Second, we have agreed to strengthen our support for Ukraine through intensified political and military cooperation. This includes helping Ukraine’s armed forces transform into modern and effective institutions that can defend their country against external threats while providing credible deterrence. It includes improving the ability of Ukrainian forces to operate together with Allied forces and greater participation in NATO exercises, so that Ukraine can continue to be a contributor to global security as we have seen in the Balkans, in Afghanistan and, most recently, in our maritime counter-piracy mission, Ocean Shield.
Third, we have also reaffirmed our commitment to collective defence, deterrence and reassurance for NATO’s own members. We have reaffirmed that Article 5 of the Washington Treaty is unbreakable and absolute, and that NATO will come to the defence of any of its members now and in the future. Allies have already deployed additional fighter jets to police the airspace of our Baltic members. We have begun surveillance flights over Poland and Romania. We remain ready to take additional steps if circumstances warrant, and we will apply the lessons of this crisis to future assessments of our strategy and force posture.
Finally, we have suspended virtually all practical civilian and military cooperation in the NATO-Russia Council framework. Our political dialogue will continue to allow us to exchange views on the current crisis and its resolution. But business as usual is clearly not an option.
NATO Foreign Ministers will review our relationship with Russia again when they next meet in June. But in the next weeks and months, we will also assess the implications of Russia’s violation of the letter and spirit of its obligations, including those it assumed in the NATO-Russia Founding Act of 1997 and the Rome Declaration of 2002. Clearly, our own assumptions about the nature of the relationship with Russia, and the unilateral commitments we made in the 1990s, will need to be reassessed.
Russia’s actions over the past few weeks put our next NATO Summit in Wales in September in a very different light. It will still be about “Future NATO” and set priorities for the Alliance for the period after 2014, following the completion of our decade-long mission in Afghanistan. Many of our Summit deliverables may, in fact, be the same. But we will need to work towards them with a new sense of urgency, taking into account the additional challenge we now must reckon with to the East.
A first, crucial lesson from the recent crisis is that we must maintain a strong defence and deterrence in Europe. If there was ever any doubt, the crisis now makes clear why we must invest sufficiently in defence and security, and why we cannot just keep cutting our defence budgets every year while others around the world continue to boost theirs.
NATO’s greatest responsibility is to protect and defend our territory and our populations. To do that, we must ensure that we have the full range of capabilities to deter and defend against any threat. This means high-end capabilities to deter and defend against large-scale threats to our territory, and expeditionary forces for future crisis management missions. We need to be prepared for all threats. And our people and platforms need to be ready to deploy wherever and whenever required, with the high level of interoperability we have attained through nearly two decades of non-stop operations. This puts a premium on our Smart Defence and Connected Forces Initiatives, including a robust program of training and exercises.
A second key lesson from the recent crisis is that we need not only the right capabilities to project stability, but also the right relationships. And so we must deepen our partnerships with other nations and organisations and explore ways to help others to project stability in their own region. This must include doing what we can to support Ukraine and our other Eastern partners such as Georgia and the Republic of Moldova – in close coordination with the efforts of the European Union and other organizations. And we must keep our door open for new countries to join our Alliance, making clear that no outside power can have a veto.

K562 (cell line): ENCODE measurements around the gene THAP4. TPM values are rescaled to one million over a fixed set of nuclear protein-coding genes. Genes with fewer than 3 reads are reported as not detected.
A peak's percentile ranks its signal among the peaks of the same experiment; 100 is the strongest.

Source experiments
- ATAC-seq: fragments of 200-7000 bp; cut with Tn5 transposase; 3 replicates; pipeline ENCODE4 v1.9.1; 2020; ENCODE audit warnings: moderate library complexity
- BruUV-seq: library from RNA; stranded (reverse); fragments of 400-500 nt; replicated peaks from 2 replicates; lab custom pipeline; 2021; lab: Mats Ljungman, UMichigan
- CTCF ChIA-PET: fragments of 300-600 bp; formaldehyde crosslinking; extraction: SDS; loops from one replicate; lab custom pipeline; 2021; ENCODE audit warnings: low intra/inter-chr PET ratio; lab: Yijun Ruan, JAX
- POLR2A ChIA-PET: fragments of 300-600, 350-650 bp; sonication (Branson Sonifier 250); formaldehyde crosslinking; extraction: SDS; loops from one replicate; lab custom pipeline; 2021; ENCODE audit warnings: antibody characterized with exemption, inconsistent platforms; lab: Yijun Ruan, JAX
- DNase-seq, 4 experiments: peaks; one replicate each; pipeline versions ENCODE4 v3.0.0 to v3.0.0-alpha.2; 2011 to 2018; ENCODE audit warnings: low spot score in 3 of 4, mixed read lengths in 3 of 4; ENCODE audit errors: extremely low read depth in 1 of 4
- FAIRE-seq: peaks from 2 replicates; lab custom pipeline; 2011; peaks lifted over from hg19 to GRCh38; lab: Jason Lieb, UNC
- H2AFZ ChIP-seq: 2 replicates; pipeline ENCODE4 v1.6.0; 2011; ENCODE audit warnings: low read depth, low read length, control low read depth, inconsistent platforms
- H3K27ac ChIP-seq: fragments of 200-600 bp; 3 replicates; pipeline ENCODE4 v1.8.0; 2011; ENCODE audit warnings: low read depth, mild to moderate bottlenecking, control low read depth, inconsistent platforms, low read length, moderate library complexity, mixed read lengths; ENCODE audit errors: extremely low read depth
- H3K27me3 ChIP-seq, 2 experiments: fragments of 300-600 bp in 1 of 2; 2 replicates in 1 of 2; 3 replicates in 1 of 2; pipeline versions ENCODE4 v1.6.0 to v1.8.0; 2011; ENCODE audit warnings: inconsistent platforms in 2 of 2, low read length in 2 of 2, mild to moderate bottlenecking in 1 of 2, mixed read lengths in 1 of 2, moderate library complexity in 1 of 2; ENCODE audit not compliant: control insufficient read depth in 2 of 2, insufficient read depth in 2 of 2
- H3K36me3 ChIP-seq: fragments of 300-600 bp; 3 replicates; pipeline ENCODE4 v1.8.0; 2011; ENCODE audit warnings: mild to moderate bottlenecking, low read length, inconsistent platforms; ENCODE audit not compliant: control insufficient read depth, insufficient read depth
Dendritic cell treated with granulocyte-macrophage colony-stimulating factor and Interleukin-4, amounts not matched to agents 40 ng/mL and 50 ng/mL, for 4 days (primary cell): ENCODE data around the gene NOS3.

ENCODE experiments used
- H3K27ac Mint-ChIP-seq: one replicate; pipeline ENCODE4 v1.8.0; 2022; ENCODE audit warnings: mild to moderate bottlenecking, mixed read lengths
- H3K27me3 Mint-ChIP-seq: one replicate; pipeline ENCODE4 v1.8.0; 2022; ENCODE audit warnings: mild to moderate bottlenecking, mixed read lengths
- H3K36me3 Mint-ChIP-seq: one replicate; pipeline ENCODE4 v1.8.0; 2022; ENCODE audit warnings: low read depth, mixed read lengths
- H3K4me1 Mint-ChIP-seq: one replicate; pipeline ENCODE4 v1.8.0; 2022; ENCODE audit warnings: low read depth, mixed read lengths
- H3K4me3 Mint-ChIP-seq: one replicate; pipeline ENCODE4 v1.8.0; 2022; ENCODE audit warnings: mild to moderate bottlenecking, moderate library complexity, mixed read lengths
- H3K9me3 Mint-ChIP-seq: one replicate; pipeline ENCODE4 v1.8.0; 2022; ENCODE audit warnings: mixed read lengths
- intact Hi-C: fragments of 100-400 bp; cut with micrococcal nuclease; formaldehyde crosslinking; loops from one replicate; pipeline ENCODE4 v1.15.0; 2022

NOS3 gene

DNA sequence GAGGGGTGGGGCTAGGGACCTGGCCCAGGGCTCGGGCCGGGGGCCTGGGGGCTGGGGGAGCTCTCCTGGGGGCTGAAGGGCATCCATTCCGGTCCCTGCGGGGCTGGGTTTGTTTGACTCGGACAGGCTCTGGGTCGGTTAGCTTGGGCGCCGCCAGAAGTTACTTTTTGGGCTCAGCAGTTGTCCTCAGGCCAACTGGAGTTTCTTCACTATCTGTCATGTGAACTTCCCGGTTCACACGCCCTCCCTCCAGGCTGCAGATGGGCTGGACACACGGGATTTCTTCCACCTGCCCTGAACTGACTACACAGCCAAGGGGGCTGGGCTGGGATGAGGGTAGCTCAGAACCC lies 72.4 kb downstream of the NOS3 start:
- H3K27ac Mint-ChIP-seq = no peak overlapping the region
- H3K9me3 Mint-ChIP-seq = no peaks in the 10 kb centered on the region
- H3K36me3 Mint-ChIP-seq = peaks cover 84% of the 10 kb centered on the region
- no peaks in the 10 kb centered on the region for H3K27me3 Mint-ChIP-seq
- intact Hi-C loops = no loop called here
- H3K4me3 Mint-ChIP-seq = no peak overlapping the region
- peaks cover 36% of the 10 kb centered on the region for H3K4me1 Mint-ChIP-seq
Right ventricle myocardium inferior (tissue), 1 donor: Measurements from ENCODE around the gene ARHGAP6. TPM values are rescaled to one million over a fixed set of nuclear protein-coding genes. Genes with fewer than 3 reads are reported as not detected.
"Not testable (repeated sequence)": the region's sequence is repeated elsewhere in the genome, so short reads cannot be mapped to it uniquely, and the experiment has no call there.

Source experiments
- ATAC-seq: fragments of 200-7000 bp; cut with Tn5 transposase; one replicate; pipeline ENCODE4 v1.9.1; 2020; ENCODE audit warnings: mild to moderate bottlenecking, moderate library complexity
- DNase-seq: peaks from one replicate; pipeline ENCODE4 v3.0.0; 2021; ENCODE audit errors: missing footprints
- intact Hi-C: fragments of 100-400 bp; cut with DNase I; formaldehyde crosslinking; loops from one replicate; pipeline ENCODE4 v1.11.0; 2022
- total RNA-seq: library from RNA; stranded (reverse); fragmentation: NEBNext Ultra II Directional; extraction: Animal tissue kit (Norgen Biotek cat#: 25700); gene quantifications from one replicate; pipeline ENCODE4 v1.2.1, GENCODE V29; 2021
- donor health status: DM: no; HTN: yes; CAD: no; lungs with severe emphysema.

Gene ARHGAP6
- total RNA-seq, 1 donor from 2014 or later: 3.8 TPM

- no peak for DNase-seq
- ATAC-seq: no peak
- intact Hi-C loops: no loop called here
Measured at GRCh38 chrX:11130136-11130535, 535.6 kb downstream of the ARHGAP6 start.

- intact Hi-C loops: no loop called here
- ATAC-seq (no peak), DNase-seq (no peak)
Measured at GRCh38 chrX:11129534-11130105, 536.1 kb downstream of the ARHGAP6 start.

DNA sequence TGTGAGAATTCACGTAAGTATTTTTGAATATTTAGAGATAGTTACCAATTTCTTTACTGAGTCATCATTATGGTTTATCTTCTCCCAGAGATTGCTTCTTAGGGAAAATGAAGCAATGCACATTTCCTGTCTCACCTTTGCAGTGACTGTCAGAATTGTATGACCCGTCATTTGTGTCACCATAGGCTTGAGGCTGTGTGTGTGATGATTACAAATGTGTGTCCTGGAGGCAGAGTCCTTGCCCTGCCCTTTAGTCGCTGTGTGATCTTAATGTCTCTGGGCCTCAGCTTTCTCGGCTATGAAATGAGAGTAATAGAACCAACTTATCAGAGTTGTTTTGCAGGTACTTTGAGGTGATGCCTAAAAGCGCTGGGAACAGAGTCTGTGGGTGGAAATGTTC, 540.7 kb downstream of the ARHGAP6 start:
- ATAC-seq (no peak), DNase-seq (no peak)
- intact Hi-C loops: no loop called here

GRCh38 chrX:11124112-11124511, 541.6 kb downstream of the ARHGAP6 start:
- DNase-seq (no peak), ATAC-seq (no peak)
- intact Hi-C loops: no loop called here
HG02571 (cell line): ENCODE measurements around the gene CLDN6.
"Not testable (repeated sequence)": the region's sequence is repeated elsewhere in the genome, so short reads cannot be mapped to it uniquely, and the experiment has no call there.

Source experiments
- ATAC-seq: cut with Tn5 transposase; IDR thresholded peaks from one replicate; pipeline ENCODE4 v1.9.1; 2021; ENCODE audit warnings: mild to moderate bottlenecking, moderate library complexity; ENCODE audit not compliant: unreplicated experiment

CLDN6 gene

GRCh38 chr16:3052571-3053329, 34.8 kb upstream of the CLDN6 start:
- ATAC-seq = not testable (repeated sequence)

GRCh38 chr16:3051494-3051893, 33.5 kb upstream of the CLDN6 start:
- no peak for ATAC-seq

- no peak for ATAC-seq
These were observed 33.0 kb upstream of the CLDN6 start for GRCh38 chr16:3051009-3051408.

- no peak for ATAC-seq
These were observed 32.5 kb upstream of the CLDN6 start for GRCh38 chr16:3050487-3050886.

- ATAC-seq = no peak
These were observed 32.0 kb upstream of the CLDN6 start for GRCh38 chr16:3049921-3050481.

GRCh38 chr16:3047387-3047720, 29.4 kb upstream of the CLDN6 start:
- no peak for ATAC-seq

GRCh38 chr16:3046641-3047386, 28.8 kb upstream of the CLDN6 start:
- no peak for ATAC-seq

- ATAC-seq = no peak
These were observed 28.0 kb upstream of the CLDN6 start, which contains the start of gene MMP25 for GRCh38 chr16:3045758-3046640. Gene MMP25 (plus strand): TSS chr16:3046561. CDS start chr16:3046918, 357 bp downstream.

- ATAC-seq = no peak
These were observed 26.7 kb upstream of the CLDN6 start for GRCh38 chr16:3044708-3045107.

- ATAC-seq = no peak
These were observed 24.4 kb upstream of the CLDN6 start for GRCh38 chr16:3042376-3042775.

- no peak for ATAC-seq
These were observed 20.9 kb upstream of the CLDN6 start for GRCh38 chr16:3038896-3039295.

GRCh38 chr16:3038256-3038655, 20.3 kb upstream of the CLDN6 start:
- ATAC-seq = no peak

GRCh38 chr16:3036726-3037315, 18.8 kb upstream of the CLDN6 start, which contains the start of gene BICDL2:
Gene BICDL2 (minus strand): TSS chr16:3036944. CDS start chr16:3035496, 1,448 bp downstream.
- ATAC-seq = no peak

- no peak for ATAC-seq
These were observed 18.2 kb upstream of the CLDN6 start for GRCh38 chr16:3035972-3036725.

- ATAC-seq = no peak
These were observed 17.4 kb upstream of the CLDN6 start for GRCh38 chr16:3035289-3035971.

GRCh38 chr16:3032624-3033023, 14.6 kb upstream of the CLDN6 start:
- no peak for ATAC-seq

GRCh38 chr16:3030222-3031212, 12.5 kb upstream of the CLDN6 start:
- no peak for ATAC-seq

Finally, the Ukraine crisis has highlighted the importance of the transatlantic bond. In the tough economic climate of the past few years, the temptation to act alone – or in some cases, to opt out – has been strong. But if we want to protect our shared security and our common values, America and Europe must continue to stand together, work together, and act together.
The United States will continue to be involved in Europe’s security, and that involvement is constantly being updated and modernized. We now need European nations to make a greater effort to match the U.S. commitment – both politically and militarily.
Therefore, we need to redouble our efforts to work together to fill key capability gaps, including missile defence, cyber defence, and joint intelligence, surveillance and reconnaissance. We need to more closely combine our efforts to address security challenges on our European doorstep – such as Ukraine. And we need to continue to work together on challenges beyond Europe. The Increased danger in Europe doesn’t mean we can pay any less attention to challenges in the Middle East, Africa or Asia.
We also need to find a better balance of responsibilities between Allies – both between the United States and Europe and between Allies within Europe. Increased multinational cooperation – NATO Smart Defence, EU ‘Pooling and Sharing’ – can make a difference. But ultimately, a better balance can only be achieved by adequate levels of defence spending on the part of all allies, whether measured as a percentage of GDP or in terms of increasing the share of defence budgets devoted to modernization and investment.
Ladies and gentlemen,
The Ukraine crisis has created a new strategic reality in Europe, and NATO must respond. It’s not too late for Russia to turn back from its current path and to seek a peaceful, political solution that respects international law and the rights of sovereign nations. But if Russia chooses confrontation over cooperation, NATO will meet that challenge. We will adhere to our principles, we will engage constructively with partners to support their freedom of choice, and we will continue to protect our Allies.